This week on DC’s Legends of Tomorrow, Rip Hunter and his gang are still stuck in 1975 as they wait for Kendra to recover in the med bay. They’ve jetted over to Zeipzig, Germany for the time being, however, and are taking a moment to reassess. This episode, entitled “Blood Ties”, is about both the bonds of family as well as actual, you know, blood. We get a deeper look into the crazy that is Vandal Savage, as well as some further peeks into the backstories of the team. If you haven’t watched the last few episodes, STOP HERE! SPOILERS will be rampant from here on out. You’ve been warned. (more…)
STOP!!! If you have not caught up on season 11 of Supernatural it is highly recommended that you stop reading and turn around. If you continue on, you will see spoilers from the most recent episodes that will ruin your viewing pleasure. Last chance……3…..2…..1…. Okay. (more…)
This week’s episode of Arrow was so tight that it brought backed a beloved regular from the past and it was probably the least notable thing that happened during the hour. A globetrotting adventure that took us from Nanda Parbat to Japan and all the way back to Star City, this week’s Arrow had no shortage of material as old friends returned, new enemies arrived, and strange bedfellows were sewn. This episode was so busy that it could only introduce major new plot points in passing, but as the official halfway point of the season, “Unchained” adds new elements to the seaosn’s arc that could potentially be followed up on in some very interesting ways. (more…)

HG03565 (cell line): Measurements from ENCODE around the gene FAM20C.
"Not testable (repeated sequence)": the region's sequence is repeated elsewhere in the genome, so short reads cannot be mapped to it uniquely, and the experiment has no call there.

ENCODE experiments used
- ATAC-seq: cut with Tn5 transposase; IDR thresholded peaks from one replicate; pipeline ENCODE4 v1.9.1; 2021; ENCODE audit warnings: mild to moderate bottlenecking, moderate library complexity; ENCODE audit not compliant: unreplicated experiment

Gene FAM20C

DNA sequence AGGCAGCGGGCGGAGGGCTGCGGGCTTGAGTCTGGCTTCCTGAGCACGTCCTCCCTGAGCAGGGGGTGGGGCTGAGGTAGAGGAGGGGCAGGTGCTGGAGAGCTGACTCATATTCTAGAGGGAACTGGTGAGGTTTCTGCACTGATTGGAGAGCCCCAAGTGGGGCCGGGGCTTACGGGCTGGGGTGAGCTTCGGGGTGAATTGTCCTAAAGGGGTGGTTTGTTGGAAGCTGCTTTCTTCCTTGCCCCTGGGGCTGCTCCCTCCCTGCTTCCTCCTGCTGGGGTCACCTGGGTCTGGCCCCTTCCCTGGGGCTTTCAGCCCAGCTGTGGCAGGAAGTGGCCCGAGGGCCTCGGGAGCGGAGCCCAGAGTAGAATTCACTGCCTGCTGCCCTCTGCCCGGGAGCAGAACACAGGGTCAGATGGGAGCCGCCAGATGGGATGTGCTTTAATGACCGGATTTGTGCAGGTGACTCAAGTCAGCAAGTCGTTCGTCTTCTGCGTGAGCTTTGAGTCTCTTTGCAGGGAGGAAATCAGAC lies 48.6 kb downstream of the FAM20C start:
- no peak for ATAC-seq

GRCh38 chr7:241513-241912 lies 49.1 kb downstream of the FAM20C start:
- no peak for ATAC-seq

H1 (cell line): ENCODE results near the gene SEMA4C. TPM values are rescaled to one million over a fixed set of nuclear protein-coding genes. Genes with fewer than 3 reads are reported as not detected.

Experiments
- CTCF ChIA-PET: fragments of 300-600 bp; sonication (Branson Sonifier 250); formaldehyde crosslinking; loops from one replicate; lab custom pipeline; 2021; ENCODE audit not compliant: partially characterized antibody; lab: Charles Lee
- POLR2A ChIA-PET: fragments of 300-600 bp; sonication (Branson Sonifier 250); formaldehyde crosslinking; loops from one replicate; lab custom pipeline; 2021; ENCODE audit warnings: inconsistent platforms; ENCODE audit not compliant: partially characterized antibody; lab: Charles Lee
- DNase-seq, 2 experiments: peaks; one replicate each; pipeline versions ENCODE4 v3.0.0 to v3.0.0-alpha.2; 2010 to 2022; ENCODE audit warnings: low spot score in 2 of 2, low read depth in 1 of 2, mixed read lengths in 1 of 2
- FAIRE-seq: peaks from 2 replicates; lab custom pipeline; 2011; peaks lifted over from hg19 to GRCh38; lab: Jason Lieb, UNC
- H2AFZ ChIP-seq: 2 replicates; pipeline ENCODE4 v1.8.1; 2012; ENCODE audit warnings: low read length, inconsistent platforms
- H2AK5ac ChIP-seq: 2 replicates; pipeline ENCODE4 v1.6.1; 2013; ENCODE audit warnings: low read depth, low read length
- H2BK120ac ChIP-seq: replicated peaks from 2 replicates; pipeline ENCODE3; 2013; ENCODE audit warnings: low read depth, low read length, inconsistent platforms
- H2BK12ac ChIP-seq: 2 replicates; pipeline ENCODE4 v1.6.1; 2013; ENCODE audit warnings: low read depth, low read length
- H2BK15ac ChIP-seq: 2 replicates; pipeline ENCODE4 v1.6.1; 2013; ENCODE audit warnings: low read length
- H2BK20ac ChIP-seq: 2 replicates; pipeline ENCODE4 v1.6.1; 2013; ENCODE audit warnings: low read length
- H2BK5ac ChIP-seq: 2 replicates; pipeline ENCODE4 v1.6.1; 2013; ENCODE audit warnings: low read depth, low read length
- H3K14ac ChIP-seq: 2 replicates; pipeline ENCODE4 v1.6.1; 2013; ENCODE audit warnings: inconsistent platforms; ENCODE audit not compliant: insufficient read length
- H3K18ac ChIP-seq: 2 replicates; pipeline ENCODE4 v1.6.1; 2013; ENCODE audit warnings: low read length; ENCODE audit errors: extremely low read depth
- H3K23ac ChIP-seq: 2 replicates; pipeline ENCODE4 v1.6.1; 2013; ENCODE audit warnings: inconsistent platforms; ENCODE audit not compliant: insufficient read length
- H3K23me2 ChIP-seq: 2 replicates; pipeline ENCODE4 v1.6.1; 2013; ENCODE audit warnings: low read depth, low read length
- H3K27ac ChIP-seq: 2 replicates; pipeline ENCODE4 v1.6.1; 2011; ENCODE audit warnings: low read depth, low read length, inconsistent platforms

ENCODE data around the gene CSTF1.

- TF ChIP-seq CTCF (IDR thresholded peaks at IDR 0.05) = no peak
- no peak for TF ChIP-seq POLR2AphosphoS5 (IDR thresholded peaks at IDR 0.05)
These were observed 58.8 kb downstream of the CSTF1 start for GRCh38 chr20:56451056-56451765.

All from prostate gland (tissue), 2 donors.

As the saying goes: everything old is new again. Whether it is trends in fashion, styles of music, or even the food and drink we put in our bodies (the “Paleo diet” is from how long ago?), our society has an interesting penchant for liking something, forgetting that something for a while when newer and flashier somethings come along, and finally rediscovering that something and saying “y’know, this something is actually pretty cool.” Even though a timeless work of fiction – such as a Jane Austen novel – is really never truly forgotten, sometimes it does take an infusion of a new idea to bring a classic “back to life,” as it were.
Ironic, then, that the catalyst to reanimate wide-scale interest in Austen’s bourgeois-eschewing “Pride & Prejudice” is a creature that is, by its own nature, reanimated in and of itself: the zombie. Yes, the separate components of Pride & Prejudice & Zombies may not break any new ground on their own, but when these two disparate pieces are “mashed up” together, they become much like Paula Abdul and MC Skat Kat, with opposites attracting in the most delightfully random of ways. (more…)